The Pampered Kid

Some people get it easy.  Gary Holton once lived in a nice pad in Chelsea and could afford to imitate the lifestyle of Alex from “A Clockwork Orange”.  As a member of a group called Biggles, he was given a house and equipment and paid £50 a week and at the end of 9 months still had not played one gig or made one record.  Now he’s the lead singer of Heavy Metal Kids, on whom Atlantic Records have lavished a 5 star promotion campaign, even though their music is rather derivative and routine. 

 

There always seems room for obnoxiousness in rock n’ roll which is probably why Atlantic Records are putting their promotional weight behind the Heavy Metal Kids right now – a band who have attained a high degree of crassness in just about every department. 

 

The message spilled out by their publicity blurb says the Heavy Metal Kids want to “put back some bollocks in rock n’ roll”.  This naturally means they are loud and rough and dedictated to a sort of aggro-rock. Judging from their album and their appearance at Uriah Heaps London concert two weeks ago it still manages to sound rather routine and derivative, but occasionally they show signs of real junkie panache.  Maybe unfortunately, they also have a kind of aggressiveness that suggests their intent on staying around. 

 

Vocalist Gary Holton already has taken to being a disciple of true rock ugliness, even if he has not quite perfected a unique way of doing it.  On stage he is into wellington boots, a top hat, umbrella and leopard skins – displaying nil amount of poise even by the standards set by others in his own specialist area. His vocals and mannerisms often suggest there is an exaggerated Steve Marriott in there  somewhere.  Like Marriott he is also from the East End so there is heavy play as the noisy cockney “character”.  He rarely seems to cool it.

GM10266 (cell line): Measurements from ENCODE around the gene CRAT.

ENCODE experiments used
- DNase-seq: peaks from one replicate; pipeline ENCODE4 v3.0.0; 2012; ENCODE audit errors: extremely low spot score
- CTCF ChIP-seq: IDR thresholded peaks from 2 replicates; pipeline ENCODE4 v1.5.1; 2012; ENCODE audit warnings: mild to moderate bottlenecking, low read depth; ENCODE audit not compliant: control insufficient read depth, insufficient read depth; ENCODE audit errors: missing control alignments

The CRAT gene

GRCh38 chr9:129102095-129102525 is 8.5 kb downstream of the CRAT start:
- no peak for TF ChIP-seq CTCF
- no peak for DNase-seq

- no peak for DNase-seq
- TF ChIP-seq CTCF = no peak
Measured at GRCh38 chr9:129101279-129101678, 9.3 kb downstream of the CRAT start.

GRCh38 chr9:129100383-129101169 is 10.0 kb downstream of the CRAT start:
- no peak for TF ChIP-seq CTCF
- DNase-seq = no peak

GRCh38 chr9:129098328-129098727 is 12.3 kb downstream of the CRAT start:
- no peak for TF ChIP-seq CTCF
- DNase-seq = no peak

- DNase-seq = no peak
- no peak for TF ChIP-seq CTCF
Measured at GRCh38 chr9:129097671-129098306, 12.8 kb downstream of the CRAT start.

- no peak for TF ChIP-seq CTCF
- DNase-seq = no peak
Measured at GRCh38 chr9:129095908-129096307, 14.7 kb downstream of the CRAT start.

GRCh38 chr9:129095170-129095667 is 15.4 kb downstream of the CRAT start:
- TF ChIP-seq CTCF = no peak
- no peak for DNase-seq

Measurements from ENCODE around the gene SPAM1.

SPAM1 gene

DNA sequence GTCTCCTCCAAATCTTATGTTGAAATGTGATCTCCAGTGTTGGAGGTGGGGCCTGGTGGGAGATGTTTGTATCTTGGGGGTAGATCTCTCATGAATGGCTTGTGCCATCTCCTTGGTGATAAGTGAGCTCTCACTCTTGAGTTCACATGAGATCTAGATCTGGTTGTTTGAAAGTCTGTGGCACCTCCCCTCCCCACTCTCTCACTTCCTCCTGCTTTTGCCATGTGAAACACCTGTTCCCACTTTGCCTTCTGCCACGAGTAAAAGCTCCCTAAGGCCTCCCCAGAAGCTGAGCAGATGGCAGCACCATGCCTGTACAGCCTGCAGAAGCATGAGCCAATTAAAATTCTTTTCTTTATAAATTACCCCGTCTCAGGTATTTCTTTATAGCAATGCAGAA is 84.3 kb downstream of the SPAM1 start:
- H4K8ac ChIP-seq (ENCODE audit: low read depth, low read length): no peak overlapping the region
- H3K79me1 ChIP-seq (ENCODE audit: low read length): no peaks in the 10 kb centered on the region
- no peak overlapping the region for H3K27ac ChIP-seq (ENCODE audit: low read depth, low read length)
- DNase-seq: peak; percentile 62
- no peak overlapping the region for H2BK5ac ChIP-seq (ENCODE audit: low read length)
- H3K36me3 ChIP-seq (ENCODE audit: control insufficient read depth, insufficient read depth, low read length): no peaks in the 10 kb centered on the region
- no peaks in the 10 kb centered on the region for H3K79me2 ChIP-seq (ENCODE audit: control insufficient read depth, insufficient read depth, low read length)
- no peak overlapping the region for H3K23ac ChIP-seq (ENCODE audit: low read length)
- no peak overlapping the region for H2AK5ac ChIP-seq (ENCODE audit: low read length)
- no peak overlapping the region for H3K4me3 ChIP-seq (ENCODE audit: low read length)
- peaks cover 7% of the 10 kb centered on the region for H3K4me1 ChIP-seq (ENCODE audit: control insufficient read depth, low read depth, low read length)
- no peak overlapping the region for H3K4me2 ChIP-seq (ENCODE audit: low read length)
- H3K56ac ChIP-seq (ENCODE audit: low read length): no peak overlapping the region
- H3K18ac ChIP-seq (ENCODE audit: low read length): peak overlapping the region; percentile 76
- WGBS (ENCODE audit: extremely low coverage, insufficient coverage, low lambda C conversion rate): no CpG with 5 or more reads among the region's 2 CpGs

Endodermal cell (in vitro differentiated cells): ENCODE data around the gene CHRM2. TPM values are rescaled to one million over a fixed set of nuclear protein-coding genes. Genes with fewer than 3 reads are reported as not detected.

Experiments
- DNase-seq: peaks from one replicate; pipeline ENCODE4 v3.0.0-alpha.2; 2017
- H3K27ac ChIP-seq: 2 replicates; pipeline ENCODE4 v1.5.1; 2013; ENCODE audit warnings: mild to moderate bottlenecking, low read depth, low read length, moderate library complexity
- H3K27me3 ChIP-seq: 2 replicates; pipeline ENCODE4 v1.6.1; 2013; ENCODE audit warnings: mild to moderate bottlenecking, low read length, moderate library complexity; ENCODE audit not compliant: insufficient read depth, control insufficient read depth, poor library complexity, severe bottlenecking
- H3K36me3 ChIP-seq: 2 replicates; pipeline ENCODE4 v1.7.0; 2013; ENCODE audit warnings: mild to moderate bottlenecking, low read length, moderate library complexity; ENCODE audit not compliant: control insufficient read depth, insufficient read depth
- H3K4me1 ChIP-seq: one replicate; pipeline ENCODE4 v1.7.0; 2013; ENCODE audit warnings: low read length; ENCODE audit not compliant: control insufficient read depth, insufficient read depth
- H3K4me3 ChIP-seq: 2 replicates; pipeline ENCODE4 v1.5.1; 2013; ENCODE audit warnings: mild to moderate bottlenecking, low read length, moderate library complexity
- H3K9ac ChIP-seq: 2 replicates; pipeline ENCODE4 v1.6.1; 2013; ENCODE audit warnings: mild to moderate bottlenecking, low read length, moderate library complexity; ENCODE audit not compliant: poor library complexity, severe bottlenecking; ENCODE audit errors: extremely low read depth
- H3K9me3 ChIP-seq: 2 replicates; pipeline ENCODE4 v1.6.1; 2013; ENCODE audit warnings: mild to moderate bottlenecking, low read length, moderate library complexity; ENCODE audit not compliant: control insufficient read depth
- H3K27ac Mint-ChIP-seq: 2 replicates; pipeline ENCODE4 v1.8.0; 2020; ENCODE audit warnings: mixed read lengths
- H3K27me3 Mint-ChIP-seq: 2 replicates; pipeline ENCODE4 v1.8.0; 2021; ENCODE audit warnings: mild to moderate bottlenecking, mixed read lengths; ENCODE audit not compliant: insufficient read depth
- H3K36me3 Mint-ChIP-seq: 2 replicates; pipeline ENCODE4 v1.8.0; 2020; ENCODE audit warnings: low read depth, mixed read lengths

On arriving at Atlantic last week he was involved in a fight over his lady’s parking space.  The front half of his shirt became ripped open in the fracas, but it hardly mattered since his adopted style of dress makes him look like he has been dragged through a garbage heap anyway.  His fashionably attired lady fawned over him, referring to him as “dahling” as he muttered purple threats towards his assailant. 

 

Up at Atlantic he is treated as something of a star already.  After being signed by A&R man Dave Dee, the kids had been launched with lavish promotion of the style that is normally described as hype.  Assuming this is correct, Holton still does not see why it should generate any ill feeling towards the band. 

 

For himself, he looks at it, quite coldly, as irrelevant.

 

“People say hype does not help a band but it’s not true.  If the band is good it’s not hype anyway.  All you’ve gotta do is back up what you’re saying”.  He opens the first of several cans of beer.  “Let’s face it, bands have been made by hype, bands that ain’t even any good”. 

 

Ok, so how much are the Heavy Metal Kids really urban renegades?  Holton, now 21, appears to have spent his teenage years working as an actor/singer through stage school, in the London stage “Hair”, with a band called Biggles – and otherwise running through stages like his “perverted skinhead phase”. 

 

This sounds interesting.

 

“We all used to go around in a gang and listen to classical music.  It was a little cult, dressed in bowlers and brollies – more refined skinheads ‘cept we used to fight then.  Everybody used to have really nice pads in Chelsea but could get well violent.  They got the idea from Clockwork Orange for the whole scene.  I was really into it, though if there was a fight I’d be running down the street”.